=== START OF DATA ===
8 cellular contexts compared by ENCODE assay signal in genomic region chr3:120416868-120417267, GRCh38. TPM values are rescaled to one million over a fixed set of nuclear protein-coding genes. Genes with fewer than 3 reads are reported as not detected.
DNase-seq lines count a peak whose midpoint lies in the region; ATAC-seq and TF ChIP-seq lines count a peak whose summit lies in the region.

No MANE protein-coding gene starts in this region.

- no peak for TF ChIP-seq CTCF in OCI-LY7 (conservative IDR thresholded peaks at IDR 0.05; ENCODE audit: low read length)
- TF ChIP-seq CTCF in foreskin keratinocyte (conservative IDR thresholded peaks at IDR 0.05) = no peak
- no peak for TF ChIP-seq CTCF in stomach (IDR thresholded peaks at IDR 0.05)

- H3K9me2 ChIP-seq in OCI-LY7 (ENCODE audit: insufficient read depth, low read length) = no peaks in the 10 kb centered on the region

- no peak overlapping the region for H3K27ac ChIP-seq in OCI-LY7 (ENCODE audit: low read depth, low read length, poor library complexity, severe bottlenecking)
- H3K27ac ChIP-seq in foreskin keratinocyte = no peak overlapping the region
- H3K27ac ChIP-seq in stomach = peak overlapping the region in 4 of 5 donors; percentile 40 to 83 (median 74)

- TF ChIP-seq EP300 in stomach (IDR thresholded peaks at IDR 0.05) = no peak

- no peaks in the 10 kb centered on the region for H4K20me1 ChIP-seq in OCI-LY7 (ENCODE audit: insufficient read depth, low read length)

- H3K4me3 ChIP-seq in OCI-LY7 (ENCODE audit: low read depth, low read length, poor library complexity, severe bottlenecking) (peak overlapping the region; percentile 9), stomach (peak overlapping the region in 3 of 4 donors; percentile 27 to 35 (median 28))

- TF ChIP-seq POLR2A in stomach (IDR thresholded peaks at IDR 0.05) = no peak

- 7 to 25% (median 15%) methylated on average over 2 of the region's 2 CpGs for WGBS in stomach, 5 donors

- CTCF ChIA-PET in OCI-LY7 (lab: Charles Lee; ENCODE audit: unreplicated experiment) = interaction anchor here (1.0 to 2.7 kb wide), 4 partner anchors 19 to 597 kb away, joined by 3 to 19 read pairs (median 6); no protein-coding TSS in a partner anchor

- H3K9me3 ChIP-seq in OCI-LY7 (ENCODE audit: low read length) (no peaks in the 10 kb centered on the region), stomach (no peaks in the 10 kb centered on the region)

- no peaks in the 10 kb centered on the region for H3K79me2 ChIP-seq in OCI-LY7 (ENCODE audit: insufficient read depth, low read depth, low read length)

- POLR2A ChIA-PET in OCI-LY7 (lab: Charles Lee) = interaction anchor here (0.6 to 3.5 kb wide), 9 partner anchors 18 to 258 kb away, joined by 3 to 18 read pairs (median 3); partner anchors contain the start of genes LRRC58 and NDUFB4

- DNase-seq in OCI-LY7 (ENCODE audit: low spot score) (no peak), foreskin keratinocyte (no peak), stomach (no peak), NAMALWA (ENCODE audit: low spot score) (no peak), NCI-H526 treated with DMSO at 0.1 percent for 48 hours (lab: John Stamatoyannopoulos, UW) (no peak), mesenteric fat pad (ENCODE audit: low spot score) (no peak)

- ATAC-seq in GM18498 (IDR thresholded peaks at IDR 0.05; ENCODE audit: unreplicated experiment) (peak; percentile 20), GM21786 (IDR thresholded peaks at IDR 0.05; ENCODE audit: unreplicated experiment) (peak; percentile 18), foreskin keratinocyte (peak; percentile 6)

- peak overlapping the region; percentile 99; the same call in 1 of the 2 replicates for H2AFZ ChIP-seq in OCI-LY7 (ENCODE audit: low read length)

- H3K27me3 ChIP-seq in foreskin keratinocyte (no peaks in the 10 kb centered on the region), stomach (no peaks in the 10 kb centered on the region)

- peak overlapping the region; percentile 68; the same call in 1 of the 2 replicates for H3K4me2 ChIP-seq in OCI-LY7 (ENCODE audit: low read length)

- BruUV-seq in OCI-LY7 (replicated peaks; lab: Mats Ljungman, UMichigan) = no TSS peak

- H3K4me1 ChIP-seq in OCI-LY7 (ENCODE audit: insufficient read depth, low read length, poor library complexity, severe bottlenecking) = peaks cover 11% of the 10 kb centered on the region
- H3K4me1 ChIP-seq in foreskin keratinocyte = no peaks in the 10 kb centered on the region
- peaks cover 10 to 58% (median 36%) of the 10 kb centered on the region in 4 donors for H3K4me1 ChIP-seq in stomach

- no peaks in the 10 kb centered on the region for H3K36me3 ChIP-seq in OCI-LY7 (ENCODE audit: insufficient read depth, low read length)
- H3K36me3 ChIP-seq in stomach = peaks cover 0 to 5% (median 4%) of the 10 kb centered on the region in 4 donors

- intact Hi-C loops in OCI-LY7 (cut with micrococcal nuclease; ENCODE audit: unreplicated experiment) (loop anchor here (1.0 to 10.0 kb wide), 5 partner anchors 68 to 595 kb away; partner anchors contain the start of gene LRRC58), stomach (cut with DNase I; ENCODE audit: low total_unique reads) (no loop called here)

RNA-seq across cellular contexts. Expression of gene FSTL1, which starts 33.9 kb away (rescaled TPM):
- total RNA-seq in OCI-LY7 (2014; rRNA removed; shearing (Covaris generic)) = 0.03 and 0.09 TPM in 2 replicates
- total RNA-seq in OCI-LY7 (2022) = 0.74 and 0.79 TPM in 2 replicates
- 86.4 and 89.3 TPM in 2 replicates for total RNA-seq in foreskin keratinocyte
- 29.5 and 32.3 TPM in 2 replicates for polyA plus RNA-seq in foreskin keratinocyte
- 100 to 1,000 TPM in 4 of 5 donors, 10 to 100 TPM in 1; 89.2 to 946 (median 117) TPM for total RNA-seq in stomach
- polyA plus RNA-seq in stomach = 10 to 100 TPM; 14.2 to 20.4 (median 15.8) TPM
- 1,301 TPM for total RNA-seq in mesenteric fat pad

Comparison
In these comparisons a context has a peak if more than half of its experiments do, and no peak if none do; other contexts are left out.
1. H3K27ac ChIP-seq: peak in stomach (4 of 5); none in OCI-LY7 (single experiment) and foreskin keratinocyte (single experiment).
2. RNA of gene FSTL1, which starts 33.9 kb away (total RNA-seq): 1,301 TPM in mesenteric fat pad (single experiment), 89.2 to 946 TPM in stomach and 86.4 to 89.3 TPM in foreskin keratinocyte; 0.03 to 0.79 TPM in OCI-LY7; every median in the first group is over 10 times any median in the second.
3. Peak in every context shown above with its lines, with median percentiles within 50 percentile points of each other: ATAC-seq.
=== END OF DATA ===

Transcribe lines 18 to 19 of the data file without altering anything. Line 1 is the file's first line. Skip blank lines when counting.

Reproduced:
- no peaks in the 10 kb centered on the region for H3K79me2 ChIP-seq in OCI-LY7 (ENCODE audit: insufficient read depth, low read depth, low read length)

- POLR2A ChIA-PET in OCI-LY7 (lab: Charles Lee) = interaction anchor here (0.6 to 3.5 kb wide), 9 partner anchors 18 to 258 kb away, joined by 3 to 18 read pairs (median 3); partner anchors contain the start of genes LRRC58 and NDUFB4